What Are The Rules for Carb Cycling?

The rules for carb cycling concern the timing, quantity, and quality of your carb intake.


The timing of your high and low-carb days will depend on your goals, body type, and workout schedule. Generally, most people follow a 5-2 approach where they have five days of lower carbs and two days of higher carbs, with the higher carb days being the days they do their more intense workouts.


The quantity of carbs you eat depends on whether it’s a high or low-carb day. Typically, on high-carb days, you’d aim for 1-2 grams of carbs per pound of body weight, while on low-carb days, you may go as low as 0.5 grams.

The percentages may change based on your goals and preferences, but one general recommendation is: at least 20% of your calories should come from carbs on low-carb days, and around 50% on high-carb days.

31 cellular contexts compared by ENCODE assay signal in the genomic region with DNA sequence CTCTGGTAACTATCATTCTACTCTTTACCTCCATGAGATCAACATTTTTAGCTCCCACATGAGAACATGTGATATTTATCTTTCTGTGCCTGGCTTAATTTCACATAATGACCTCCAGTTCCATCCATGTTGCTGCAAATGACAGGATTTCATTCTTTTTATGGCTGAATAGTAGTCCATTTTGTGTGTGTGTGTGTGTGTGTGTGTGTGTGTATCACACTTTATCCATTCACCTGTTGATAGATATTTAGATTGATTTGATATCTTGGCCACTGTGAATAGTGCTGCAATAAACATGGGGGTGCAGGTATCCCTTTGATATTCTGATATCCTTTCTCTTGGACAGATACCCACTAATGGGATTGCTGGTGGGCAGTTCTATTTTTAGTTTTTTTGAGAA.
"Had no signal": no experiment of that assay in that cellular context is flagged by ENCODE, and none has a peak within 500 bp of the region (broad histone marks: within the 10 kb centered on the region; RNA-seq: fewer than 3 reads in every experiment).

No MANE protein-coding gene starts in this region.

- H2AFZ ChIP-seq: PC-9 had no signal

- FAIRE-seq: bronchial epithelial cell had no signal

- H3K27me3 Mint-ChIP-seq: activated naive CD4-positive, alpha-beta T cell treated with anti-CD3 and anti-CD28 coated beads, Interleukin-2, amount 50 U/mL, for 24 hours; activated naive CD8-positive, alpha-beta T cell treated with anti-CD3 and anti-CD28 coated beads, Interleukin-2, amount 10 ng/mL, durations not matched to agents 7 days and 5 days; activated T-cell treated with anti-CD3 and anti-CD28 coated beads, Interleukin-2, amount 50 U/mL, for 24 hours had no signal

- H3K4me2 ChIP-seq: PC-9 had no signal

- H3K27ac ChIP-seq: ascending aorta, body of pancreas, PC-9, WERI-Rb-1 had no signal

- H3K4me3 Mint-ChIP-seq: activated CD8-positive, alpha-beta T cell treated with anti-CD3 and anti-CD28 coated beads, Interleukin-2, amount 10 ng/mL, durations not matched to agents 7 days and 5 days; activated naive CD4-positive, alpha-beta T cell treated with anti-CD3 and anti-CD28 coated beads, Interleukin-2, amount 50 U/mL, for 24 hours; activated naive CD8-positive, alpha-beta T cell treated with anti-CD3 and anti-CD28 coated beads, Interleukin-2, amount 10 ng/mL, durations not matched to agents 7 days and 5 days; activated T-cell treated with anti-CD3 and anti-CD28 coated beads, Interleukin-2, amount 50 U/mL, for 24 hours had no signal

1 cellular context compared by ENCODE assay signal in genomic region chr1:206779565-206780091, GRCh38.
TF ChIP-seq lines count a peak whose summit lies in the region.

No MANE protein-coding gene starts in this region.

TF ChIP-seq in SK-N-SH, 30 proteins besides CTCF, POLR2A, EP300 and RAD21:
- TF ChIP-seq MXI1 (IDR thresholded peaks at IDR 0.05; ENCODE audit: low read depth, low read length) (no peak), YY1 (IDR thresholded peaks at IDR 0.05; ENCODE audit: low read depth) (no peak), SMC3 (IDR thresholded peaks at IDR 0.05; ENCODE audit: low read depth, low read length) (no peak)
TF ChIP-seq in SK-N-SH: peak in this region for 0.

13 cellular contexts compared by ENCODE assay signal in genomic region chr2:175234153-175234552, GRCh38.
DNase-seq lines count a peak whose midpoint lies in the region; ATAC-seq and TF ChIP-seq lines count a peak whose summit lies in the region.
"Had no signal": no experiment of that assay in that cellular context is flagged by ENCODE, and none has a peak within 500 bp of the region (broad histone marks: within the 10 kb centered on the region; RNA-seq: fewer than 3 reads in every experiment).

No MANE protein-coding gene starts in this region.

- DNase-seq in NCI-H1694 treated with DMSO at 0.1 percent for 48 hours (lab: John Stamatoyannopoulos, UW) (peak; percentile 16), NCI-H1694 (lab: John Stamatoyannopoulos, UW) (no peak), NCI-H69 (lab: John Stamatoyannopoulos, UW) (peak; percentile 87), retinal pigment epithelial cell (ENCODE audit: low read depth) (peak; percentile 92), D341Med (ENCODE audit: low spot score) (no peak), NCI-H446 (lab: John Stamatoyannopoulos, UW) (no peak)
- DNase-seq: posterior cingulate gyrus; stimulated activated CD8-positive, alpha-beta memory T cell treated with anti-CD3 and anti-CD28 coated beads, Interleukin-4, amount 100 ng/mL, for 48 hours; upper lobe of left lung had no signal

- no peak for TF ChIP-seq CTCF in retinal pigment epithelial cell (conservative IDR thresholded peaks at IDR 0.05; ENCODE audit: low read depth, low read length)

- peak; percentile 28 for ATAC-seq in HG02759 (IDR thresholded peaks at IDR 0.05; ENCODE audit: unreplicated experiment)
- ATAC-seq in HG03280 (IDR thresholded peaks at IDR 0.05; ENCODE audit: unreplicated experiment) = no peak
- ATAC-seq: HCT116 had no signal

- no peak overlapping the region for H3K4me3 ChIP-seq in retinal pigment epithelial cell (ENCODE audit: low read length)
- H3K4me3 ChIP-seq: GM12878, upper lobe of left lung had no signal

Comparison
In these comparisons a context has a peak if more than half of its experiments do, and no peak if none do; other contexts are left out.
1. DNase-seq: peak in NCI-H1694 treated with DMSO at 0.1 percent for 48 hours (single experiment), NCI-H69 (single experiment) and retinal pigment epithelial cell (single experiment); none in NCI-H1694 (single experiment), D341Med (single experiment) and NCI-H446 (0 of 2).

The quality of your carbs is just as important as the quantity. On both days, your best bet is to focus on whole, less processed sources of carbs like fruits, veggies, and whole grains.

Limit ultra-processed and high added sugar foods that aren’t very nutritious and can contribute to weight gain.

On high-carb days, you can get away with a pre-workout snack that’s higher in quick-digesting carbs for an extra boost of energy.

See also
Sirtfood Diet For Weight Loss: How Does It Work?

On low-carb days, it’s best to stick with slow-digesting complex carbs that provide sustained energy throughout the day.

Read more: Carb Cycling for Women: The Ultimate Guide

What Should I Eat on a Carb Cycle Day?

On a high-carb day, your macro breakdown may look like this:

  • 50% carbs – whole grains, starchy vegetables, fruits
  • 30% protein – lean meats, fish, eggs, dairy
  • 20% fat – nuts, seeds, avocado

On a low-carb day, your macro breakdown may look like this: